Rick Rule: “Scary Times Are Upon Us – Capitulation Is Beginning in This Market”
Is the recent market sell-off good for gold?
How will it affect the precious metals and natural resource sector?
Rick Rule, Chairman of Sprott US Holdings Inc., believes that a sell-off in the months ahead might signal the end of the resource bear market.
“The capitulation we’ve been talking about for a couple of years is beginning to occur,” Rick warns.
“I suspect that this capitulation will be over by the end of October. And it could get much worse before then. The point is – any ‘junk’ you have left, sell it if you can.”
Fear is returning to the broad market, says Rick, and it will affect resource stocks too.
“Volatility had been eerily quiescent over the last 2 or 3 years,” says Rick. “The VIX was consistently between 10 and 15,1 which meant that there was very little fear in the market.
“With the VIX back up to 30 this week, we can safely say that fear is back in the market.”
What to Do Now?
“Scary times are upon us – capitulation is beginning in this market. It’s going to be terrifying. But based on similar experiences in the past, I believe it could mark the end of the bear market for the resource and precious metals sector,” says Rick.
Prepare to take advantage of a bottom in natural resources and precious metals stocks over the coming months.
“Hold lots of cash,” he suggests. “Cash gives you the means and the courage to take advantage of poor market conditions and the mistakes of others.
“I will also keep cash available for ‘issuer capitulation,’ which tends to occur after the resource market sees investors drop out. Junior resource companies seek to raise money through private placements and are willing to accept terms that are more favorable to new investors, because they no longer believe that an imminent recovery will take share prices higher.
“If you don’t want to wait for ‘capitulation’ – or you aren’t able to take part in private placements -- then you can still find oversold, high-quality names, where you can enter at an attractive price,” Rick believes.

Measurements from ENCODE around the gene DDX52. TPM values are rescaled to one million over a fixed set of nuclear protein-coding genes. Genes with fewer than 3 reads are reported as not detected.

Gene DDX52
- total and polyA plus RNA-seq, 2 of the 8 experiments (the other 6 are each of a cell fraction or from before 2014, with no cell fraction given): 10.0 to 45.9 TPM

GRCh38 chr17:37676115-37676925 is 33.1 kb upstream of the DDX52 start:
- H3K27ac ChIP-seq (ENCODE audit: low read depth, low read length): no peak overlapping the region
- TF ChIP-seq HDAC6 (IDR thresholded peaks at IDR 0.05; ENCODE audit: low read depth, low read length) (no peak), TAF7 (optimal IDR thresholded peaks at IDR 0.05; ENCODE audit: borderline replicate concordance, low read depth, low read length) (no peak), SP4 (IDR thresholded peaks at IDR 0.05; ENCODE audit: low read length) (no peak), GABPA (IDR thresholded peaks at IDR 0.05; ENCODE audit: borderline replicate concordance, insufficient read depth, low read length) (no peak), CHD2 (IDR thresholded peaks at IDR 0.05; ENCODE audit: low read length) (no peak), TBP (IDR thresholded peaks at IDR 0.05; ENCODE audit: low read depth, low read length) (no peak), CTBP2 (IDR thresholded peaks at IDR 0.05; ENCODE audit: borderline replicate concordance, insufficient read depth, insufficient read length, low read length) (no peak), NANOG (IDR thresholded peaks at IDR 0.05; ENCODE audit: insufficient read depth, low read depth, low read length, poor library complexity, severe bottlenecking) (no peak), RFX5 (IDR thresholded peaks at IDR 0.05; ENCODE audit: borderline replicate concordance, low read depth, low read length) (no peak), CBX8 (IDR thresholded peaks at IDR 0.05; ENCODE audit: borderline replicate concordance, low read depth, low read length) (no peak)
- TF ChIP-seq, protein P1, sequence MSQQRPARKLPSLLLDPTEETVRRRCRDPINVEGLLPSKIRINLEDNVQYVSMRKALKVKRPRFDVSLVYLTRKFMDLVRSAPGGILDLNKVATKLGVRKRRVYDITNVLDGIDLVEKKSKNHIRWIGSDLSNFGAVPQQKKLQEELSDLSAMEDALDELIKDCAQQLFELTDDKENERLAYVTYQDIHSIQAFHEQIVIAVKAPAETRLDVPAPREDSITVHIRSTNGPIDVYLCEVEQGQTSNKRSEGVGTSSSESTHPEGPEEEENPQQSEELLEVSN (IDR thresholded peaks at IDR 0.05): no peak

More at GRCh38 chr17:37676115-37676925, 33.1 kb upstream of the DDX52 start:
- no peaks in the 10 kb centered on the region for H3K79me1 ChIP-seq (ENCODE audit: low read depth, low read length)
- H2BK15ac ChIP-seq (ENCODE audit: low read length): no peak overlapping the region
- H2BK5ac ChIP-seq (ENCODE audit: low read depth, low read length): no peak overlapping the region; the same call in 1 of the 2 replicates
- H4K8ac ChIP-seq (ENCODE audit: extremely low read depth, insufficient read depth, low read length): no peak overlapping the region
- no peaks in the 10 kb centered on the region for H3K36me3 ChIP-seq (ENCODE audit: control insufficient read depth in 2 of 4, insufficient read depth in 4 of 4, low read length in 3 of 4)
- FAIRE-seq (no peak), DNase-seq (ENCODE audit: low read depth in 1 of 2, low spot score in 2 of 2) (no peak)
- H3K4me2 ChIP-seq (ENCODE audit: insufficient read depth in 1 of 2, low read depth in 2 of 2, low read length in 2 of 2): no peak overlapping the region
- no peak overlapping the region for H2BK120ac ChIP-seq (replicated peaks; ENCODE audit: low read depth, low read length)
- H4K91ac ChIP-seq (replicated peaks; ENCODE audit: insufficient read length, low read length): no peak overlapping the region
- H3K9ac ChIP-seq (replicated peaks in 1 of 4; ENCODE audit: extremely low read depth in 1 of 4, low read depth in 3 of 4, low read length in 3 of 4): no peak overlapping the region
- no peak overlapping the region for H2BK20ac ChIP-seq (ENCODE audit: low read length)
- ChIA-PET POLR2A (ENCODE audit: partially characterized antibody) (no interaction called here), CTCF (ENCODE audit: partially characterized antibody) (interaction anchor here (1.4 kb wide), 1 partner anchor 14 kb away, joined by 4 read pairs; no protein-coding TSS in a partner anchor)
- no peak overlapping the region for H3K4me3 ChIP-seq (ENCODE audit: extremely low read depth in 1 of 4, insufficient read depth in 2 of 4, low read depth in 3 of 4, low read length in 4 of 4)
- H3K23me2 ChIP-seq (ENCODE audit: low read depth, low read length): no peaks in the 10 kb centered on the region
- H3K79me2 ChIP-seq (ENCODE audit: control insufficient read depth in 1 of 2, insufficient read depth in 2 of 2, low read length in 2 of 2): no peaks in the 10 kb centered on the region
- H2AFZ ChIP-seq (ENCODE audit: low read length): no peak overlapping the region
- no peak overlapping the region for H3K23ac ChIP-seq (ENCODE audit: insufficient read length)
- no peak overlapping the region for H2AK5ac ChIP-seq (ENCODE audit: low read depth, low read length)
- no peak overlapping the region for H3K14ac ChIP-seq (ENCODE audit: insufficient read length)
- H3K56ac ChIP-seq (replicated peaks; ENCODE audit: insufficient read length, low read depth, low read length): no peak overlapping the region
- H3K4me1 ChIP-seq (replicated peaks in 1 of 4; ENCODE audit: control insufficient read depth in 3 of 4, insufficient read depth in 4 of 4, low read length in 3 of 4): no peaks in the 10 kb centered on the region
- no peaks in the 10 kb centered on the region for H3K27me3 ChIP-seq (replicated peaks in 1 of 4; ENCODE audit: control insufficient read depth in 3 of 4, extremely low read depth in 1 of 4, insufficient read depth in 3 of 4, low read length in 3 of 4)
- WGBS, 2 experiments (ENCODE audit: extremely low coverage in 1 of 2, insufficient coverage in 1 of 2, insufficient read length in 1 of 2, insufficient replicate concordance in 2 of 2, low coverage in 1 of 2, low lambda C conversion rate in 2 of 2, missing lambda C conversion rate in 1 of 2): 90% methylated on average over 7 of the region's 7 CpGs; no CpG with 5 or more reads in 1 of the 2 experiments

A “Make it or Break It” Time for Gold
Gold, as a store of value in times of uncertainty, will have a chance to sink or swim. We should be getting close to the “make it or break it” moment for gold, says Rick.
“Fed Chairman Janet Yellen has broadcast her intention to raise interest rates, and this is setting up a critical situation for the US dollar and gold,” says Rick. “I think that an increase of interest rates by 0.25% is ‘baked into the cake’ – everyone is expecting it.
“So a 0.25% rate hike would not generate any particular change in the US dollar, bonds, or the stock market.”
A further rise in interest rates, however, would be a surprise, Rick believes.
“If she manages to follow up with a second rate hike, it would be very bullish for the US dollar,” says Rick. “It would be good for bonds and large-cap stocks.
“It would say that the US economy is back.”
Rick believes that a second rate hike has only a “dim probability” though. In Rick’s view, it’s more likely that the Fed will back away from raising rates. It might even announce a new quantitative easing program. The Fed would begin to purchase bonds in order to keep yields low and “goose” the stock market higher.
“If the Fed cancels a rate hike or announced ‘QE4,’ it would damage the US dollar. It would be good for gold and precious metals,” says Rick.
Would this boost gold stocks? Not necessarily.
Rick reminds that “in the near term, gold stocks might decline along with the broad stock market – even if gold rises or holds steady. In the 1987 crash, gold stocks fell when the broad stock market crashed.”
What about Commodities and Natural Resources?
Rick warns that most commodities are linked to real economic growth – and right now, it’s not looking promising.
“Oil and gas, minerals used in energy and agriculture, and base metals are seeing weak demand globally,” he explains.
Past quantitative easing and stimulus programs are part of the problem behind weak demand for commodities.
“When you lower interest rates, you bring demand ‘forward.’ We encourage people to spend today, through borrowing, rather than save and spend later.
“But we’ve been launching programs to stimulate present demand since 1998. That’s how we responded the Asian crises and the housing bust. We’ve stolen demand from the future.
“How much more liquidity can Yellen pump into the banking system? How much more demand can she take from the future when we’ve already been doing that for 15 years?”
Stimulus programs are likely to become less effective going forward, Rick believes, which doesn’t bode well for most commodity prices in the near term. But it could be very good for gold.
Watch for Rick’s follow-up discussion of the current market volatility, coming soon. E-mail us at firstname.lastname@example.org to hear Rick answer your question during this call.
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